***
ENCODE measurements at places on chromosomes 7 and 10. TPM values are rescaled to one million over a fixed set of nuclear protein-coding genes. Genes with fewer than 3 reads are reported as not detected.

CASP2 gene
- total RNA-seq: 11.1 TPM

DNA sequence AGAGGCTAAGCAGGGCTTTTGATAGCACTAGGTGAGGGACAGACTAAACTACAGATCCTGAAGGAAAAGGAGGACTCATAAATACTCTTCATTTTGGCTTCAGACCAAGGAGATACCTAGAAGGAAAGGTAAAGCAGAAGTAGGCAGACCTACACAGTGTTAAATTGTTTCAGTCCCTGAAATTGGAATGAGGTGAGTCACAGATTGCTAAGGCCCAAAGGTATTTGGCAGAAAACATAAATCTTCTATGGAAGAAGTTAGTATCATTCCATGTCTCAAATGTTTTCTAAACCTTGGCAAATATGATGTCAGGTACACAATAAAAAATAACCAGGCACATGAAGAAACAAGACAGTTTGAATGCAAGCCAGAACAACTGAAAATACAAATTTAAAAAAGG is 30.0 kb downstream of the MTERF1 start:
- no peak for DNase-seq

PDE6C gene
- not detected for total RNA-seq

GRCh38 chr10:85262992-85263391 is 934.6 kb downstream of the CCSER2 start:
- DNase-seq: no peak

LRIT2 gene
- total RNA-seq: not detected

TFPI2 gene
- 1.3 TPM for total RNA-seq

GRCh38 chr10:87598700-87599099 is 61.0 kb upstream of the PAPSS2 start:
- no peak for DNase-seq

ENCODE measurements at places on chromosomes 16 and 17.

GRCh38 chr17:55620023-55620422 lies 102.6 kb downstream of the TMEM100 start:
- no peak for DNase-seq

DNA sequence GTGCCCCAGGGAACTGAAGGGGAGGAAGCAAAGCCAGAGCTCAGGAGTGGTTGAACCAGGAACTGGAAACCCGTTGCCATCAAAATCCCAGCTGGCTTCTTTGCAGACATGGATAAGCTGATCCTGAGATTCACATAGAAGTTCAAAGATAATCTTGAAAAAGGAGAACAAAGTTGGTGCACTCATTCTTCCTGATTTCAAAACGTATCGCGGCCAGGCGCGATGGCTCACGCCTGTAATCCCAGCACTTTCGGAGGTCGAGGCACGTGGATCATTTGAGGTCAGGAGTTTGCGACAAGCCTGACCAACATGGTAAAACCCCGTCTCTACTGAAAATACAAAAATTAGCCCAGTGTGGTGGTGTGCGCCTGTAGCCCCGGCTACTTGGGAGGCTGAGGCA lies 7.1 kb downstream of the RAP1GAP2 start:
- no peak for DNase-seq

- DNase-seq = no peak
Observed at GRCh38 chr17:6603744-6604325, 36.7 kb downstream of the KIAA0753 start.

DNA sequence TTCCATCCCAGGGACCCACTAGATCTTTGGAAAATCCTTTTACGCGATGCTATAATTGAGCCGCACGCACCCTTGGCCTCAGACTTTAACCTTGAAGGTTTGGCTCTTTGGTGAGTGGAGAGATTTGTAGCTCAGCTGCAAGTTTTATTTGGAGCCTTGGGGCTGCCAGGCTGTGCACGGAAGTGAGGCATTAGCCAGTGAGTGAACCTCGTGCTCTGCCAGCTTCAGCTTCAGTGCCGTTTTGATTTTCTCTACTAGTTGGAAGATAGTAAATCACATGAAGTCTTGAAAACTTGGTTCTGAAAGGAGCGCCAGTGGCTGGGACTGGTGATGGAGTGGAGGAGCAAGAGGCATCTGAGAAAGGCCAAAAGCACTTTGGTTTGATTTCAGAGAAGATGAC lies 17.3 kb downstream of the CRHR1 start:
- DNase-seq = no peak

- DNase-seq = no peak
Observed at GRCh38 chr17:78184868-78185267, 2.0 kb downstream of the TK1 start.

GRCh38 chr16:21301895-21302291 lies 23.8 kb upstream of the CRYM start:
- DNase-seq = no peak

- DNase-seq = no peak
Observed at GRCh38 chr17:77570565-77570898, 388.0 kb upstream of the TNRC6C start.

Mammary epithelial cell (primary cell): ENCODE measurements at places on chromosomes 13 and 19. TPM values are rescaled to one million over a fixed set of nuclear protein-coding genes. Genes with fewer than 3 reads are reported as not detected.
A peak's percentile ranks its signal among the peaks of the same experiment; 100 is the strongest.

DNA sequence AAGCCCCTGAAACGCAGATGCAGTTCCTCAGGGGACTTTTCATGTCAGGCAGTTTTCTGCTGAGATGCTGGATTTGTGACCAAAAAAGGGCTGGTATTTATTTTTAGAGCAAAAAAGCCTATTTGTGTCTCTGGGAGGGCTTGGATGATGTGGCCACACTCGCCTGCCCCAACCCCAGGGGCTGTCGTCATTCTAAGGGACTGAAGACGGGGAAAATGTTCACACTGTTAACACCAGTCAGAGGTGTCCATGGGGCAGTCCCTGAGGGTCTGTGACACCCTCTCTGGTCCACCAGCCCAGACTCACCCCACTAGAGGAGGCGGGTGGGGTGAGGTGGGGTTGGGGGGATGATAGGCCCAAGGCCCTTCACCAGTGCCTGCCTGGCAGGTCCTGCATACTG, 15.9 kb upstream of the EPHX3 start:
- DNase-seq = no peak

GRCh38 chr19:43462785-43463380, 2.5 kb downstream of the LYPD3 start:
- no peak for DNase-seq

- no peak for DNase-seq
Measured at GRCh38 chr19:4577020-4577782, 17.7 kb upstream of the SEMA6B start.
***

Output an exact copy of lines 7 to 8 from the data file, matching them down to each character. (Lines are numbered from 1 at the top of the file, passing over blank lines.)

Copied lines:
- not detected for total RNA-seq

GRCh38 chr10:85262992-85263391 is 934.6 kb downstream of the CCSER2 start: